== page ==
The year is 2001. Vinnie Chieco, a freelance copywriter from San Francisco is sitting in the offices of Apple Inc. He and a small group of other freelance writers are here to name a rather interesting new product Apple is launching.
Before the writers are shown the new product they receive some background information. The device plays music, but not in the traditional way. The Apple team claim that listening to music will never be the same again. One guy explains, 'We've invented a whole new category of digital music player that lets you put your entire music collection in your pocket and listen to it wherever you go.
In 2001 digital music players are not completely unknown. They are either big and clunky or small and useless with equally terrible user interfaces. But for the new device from Apple their top designer Jonathan Ive has created something quite unique. 'It fits snugly in the hand and, in just a couple of clicks of the scroll wheel, you can zip through the tunes stored on the device.
The freelance writers are busy scribbling notes as one the Apple team explains, 'Essentially, it's a tiny computer that can be used outside of a main computer for certain, specific purposes. Think of it as a small device that is a part of something much larger.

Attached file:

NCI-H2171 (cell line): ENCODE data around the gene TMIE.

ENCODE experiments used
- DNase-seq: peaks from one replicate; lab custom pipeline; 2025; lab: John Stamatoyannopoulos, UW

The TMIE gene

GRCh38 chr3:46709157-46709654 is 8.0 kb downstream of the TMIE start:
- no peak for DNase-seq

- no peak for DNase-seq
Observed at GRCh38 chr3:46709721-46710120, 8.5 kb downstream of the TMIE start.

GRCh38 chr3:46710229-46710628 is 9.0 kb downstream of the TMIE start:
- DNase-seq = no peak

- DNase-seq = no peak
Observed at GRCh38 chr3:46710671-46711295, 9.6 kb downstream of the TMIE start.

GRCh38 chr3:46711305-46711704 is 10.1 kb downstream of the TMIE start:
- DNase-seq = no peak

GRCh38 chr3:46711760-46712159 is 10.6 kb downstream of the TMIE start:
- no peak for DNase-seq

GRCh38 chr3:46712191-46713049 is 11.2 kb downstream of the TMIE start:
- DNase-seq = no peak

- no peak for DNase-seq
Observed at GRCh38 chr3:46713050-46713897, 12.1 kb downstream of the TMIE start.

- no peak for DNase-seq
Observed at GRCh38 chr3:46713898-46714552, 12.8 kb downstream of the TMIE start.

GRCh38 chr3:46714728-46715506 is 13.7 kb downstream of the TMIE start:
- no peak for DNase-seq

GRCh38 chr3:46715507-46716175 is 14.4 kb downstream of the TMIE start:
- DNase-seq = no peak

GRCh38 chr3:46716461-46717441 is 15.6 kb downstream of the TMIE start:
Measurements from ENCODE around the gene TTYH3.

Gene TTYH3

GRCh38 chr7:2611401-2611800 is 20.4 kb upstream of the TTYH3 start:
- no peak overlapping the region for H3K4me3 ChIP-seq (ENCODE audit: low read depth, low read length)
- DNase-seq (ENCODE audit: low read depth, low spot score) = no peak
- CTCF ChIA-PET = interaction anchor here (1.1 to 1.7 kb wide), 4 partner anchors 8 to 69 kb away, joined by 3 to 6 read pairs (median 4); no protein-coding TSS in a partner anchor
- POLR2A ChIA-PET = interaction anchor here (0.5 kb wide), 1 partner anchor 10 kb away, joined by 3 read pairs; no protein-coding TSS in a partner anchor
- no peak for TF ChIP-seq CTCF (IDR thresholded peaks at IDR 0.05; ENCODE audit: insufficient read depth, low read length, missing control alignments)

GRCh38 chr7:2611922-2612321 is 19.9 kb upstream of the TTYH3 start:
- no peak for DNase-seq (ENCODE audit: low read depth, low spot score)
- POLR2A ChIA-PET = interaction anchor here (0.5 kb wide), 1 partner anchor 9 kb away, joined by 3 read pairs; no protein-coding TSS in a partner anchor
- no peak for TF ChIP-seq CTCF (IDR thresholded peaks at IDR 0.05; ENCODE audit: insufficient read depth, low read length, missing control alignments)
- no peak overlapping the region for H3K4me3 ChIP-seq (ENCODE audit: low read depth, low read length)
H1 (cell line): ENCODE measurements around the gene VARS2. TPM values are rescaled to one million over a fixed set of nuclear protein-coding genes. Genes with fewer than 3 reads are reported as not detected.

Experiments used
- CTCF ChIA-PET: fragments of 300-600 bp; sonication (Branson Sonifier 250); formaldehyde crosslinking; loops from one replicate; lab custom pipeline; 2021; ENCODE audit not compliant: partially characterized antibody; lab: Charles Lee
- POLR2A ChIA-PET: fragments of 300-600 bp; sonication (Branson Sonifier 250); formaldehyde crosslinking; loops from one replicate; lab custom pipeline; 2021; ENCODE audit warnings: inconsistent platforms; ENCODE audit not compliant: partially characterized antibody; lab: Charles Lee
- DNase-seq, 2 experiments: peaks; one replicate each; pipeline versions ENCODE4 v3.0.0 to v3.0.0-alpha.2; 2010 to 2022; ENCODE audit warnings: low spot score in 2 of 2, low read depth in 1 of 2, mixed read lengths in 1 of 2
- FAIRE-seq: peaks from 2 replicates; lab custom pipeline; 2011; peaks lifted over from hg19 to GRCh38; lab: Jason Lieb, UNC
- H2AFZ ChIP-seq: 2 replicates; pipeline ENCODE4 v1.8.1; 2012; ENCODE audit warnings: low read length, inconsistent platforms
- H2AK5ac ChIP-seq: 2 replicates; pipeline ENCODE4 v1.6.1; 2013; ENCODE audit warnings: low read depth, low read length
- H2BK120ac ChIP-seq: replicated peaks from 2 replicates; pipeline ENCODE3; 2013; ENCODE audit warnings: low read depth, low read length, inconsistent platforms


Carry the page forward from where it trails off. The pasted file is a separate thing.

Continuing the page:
When Chieco is handed the prototype the simplicity of it comes as something of a surprise. He is taken by all the glossy whiteness and it triggers something in his memory. This use of white is something he's seen somewhere before. Then he remembers - Stanley Kubrick's 2001: A Space Odyssey. The shiny white interiors of the space ship. The EVA pods. One partricular line from the movie jumps out, 'Open the pod bay door, Hal!
Chieco's image of a space pod pushed all the right buttons. It perfectly described the relationship the MP3 player would have with a main computer. It was memorable. It felt new and cool. And with the word 'pod settled upon, it was only a matter of adding the 'i, the standard prefix for nearly all of Apple's products over the past decade.
The interesting thing is, when the iPod was launched few were convinced it would win over the market. Apple's MP3 player was neither the first nor the cheapest nor the largest capacity device on the market. At that point it was only compatible with Macs “ the majority of people used PCs.
What's more, many thought iPod was a silly name. Technology bloggers soon decided iPod must stand for "Idiots Price Our Devices", "I Pretend It's An Original Device" or "I'd Prefer Owning Disks". But within five years, via its iTunes Store, Apple would go on to become the number one music provider in the world “ all but taking over the music business. Now, in 2011, Apple is set to become the world's most valuable company, overtaking the current leader, oil multinational ExxonMobil.
And as for the Apple iPod, everyone's favourite music player is 10 years old next month.
John Fountain is a freelance copywriter